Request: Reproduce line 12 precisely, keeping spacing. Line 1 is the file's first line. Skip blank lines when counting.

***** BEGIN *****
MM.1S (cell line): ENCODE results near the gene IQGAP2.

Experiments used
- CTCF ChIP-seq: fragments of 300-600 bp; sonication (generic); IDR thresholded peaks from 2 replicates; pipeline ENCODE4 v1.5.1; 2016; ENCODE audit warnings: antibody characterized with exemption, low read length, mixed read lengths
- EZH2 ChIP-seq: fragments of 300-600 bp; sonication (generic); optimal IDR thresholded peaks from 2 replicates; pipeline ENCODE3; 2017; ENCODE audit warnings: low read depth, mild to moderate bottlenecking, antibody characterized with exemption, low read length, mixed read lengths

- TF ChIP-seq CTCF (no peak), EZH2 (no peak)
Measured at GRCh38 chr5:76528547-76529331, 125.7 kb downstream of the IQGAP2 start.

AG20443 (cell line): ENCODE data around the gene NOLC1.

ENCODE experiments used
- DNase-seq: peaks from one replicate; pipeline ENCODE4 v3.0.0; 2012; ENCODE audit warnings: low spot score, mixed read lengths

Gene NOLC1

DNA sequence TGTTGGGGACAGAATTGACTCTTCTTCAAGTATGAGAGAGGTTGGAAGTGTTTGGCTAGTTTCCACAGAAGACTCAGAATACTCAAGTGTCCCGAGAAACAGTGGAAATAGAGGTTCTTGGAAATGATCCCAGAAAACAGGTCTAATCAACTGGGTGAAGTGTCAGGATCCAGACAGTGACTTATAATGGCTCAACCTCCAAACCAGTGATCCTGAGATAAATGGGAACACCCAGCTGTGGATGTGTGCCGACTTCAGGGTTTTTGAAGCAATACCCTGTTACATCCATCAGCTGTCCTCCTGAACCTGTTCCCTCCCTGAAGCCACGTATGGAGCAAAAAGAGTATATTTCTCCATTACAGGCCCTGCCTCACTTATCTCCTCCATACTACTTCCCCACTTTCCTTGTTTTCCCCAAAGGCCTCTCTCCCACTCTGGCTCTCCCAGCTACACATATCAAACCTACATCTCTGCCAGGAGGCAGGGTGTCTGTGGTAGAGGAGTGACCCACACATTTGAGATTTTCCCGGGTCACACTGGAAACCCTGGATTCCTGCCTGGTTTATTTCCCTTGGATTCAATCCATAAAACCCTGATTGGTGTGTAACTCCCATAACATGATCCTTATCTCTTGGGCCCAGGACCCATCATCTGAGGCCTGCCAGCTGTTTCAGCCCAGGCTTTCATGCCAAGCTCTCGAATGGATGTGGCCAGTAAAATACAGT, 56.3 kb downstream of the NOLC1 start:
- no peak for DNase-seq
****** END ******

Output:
- no peak for DNase-seq